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Forbes: Japan’s Market Economy Is Thriving, But For Troubling Reasons

Foto: Japanexperterna, 2014 (CC BY-SA)

Foto: Japanexperterna, 2014 (CC BY-SA)

Recently published in Forbes.com, Masazumi Wakatabe, a Professor of Economics at Waseda University in Japan, and currently a visiting fellow at the Center on Japanese Economy and Business at Columbia Business School writes about Japan’s seemingly thriving market economy. Here is an excerpt. For the entire article along with interesting links, click here.

Wakatabe: While trust in Japan’s corporate elite is eroding, the country’s market economy is thriving. Too bad it’s for troubling reasons.

Exhibit A: According to media reports in April, people were selling cash on Mercari, a online Japanese auction company–at a premium.

For example, people auctioned off 10,000 yen but at the price of 13,000 yen. Why would people pay 3,000 yen extra to get cash? The reason is quite simple: People want cash at a lower cost than they would get it somewhere else. A money lender would charge an exorbitant interest rate.

After being notified, the company acted swiftly and banned people from auctioning cash. However, in the market economy, people come up with alternatives. They began auctioning charged electronic travel cards, gift cards and even bundles of receipts detailing money spent but not by who. (Rumor has it that some business owners in Japan need receipts to avoid paying taxes.)

And as soon as these items were banned, other alternatives sprang up. Like an Ema, a small wooden placate with a picture of a horse traditionally considered a lucky charm in Japan, with a 100,000 yen cash back option (here, in Japanese).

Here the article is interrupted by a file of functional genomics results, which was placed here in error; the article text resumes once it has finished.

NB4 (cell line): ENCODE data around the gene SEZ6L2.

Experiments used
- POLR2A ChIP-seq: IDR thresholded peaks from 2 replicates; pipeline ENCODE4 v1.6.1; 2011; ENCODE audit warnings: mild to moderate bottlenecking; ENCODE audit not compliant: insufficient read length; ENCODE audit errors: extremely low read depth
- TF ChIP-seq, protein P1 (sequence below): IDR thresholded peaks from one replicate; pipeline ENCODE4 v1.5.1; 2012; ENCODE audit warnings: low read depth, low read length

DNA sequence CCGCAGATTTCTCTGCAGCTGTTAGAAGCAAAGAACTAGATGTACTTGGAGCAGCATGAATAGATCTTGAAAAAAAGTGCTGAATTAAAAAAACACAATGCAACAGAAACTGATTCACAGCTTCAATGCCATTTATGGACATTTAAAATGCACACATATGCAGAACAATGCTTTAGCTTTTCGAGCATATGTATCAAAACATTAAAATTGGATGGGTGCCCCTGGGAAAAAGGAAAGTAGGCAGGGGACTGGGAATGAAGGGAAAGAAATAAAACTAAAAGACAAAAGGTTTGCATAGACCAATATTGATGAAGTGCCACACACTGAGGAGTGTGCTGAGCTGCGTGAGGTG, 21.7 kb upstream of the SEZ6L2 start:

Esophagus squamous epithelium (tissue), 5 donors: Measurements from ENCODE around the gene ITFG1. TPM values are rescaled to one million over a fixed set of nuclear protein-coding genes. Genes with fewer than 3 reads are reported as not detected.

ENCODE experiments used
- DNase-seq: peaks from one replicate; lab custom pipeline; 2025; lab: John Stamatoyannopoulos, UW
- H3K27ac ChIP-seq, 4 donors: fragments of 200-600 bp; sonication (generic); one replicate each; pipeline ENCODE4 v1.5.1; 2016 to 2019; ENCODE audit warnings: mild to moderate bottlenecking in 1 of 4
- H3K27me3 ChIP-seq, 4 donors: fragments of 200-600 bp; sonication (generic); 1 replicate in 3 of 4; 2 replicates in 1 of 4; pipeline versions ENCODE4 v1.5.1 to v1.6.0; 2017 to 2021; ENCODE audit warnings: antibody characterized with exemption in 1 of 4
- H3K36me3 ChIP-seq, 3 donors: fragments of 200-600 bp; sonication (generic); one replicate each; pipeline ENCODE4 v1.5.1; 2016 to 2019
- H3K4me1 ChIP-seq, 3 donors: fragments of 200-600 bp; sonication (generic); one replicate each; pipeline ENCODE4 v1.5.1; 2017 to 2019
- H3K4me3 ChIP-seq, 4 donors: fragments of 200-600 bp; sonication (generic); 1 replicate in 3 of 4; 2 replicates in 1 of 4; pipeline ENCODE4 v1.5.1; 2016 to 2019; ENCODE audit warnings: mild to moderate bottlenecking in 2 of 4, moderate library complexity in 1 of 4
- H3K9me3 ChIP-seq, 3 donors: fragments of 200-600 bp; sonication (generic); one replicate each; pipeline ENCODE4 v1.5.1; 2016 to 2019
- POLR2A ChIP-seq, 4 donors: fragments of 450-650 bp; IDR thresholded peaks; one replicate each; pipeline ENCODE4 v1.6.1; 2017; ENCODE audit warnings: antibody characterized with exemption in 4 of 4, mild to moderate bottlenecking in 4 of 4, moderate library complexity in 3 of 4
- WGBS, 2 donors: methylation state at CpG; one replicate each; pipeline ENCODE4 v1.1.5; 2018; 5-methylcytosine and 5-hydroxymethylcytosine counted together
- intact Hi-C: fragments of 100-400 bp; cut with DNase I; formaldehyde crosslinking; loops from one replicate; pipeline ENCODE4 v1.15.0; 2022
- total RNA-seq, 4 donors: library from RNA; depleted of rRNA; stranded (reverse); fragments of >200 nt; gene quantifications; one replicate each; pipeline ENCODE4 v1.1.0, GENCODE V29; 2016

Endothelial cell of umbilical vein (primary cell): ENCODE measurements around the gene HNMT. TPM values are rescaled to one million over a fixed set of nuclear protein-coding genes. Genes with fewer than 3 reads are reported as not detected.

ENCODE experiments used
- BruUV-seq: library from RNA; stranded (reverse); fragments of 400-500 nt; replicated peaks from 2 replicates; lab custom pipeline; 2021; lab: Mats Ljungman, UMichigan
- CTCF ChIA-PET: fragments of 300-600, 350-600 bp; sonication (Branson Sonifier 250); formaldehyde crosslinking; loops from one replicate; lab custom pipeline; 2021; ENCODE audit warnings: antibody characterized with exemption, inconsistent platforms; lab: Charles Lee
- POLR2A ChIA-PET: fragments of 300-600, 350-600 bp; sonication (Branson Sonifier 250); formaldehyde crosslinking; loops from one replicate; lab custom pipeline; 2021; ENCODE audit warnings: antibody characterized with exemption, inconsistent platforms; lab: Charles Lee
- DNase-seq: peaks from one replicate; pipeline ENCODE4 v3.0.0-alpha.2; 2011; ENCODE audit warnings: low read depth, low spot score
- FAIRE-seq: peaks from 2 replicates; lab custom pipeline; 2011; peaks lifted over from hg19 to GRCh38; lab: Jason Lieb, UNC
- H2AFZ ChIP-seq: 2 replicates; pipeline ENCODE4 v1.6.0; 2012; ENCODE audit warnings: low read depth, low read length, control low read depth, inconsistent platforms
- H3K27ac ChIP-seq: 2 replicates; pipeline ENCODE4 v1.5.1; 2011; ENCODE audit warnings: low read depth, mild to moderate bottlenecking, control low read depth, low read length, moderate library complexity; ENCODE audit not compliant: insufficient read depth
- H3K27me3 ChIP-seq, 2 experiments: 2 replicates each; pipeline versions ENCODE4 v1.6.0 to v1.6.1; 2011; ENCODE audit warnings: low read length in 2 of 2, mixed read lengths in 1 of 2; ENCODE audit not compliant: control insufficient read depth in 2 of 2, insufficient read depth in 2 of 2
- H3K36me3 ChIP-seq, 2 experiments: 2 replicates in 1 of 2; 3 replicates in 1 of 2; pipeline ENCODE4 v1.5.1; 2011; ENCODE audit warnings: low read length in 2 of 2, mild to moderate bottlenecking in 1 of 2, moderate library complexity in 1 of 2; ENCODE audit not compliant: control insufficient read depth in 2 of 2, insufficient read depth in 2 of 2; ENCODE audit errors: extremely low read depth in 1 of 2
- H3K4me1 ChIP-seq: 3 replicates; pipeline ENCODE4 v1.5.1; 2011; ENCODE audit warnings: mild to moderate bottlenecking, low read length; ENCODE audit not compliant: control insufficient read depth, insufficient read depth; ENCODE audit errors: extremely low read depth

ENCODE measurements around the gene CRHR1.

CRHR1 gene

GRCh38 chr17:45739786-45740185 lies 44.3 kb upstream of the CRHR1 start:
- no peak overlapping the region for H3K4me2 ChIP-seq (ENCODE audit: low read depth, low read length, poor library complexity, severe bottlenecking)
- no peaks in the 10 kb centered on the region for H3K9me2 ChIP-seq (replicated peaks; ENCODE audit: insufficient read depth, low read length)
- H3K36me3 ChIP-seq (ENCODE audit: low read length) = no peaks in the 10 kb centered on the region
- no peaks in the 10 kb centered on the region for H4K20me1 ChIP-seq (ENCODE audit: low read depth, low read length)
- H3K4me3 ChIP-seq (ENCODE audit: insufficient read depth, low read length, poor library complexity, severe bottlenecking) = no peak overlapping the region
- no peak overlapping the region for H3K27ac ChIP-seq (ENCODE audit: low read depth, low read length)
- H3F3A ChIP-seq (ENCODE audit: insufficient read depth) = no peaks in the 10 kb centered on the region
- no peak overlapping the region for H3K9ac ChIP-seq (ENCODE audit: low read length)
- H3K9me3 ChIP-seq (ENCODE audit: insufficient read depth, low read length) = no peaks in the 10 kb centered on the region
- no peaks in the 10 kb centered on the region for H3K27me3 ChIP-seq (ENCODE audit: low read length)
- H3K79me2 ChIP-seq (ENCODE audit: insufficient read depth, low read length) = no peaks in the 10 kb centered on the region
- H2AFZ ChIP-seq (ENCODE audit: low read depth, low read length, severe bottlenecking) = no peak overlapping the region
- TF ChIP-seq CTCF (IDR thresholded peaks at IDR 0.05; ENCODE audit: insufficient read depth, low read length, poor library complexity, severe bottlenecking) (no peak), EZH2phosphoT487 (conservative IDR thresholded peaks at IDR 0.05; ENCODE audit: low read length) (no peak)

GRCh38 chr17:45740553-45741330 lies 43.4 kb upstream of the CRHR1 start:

Or a second-hand book written by Yukichi Fukuzawa–one of the best thinkers in modern Japan and a founder of prestigious Keio University–with his “portrait” card inside. Fukuzawa’s face appears on the 10,000 yen bill, meaning the “portrait” card is just that.

So although the book itself is worth perhaps around 100 yen, the one with a “portrait” sells for 15,000 yen.

Exhibit B: There’s also news about increased incidents of gold being smuggled into Japan from foreign countries. That’s right, gold.

Why? Many speculate that this has something to do with the consumption tax (here, in Japanese).

Importing gold from a foreign country, say South Korea, through official channels incurs the importer 8% consumption tax. So gold worth 1 billion yen would incur a consumption tax of 80 million yen. This gives people every incentive to avoid paying the tax.

There’s evidence to support the theory: After the consumption tax hike, there was a jump in the number of smuggling of gold. There were only eight incidents in 2013, but the number increased to 177 in 2014 when the consumption tax was raised from 5% to 8%. Then to 294 in 2015.

What these two examples prove is that the Japanese are no less inventive or rational than other people in the world. Seemingly bizarre behaviors are the consequences of policy and institutions–and Japan needs better ones.

Biography of Masazumi Wakatabe: I am a Professor of Economics at Waseda University in Japan, and am a visiting fellow at the Center on Japanese Economy and Business at Columbia Business School from March 2017 to March 2018. I have been closely following Japan’s economic and monetary policy and my comments have been featured on various media outlets such as NHK and the Financial Times. Trained as a historian of economic thought, I comment on current topics in the Japanese economy with a historical perspective. I have published several books in Japanese, including one with Koichi Hamada, current advisor to Prime Minister Shinzo Abe. The book entitled Studies on the Showa Depression, edited by Kikuo Iwata, to which I contributed, was awarded the Nikkei Best Book of Economics and Business in 2004. My most recent book, Japan’s Great Stagnation and Abenomics (PalgraveMacmillan), was published in April 2015.

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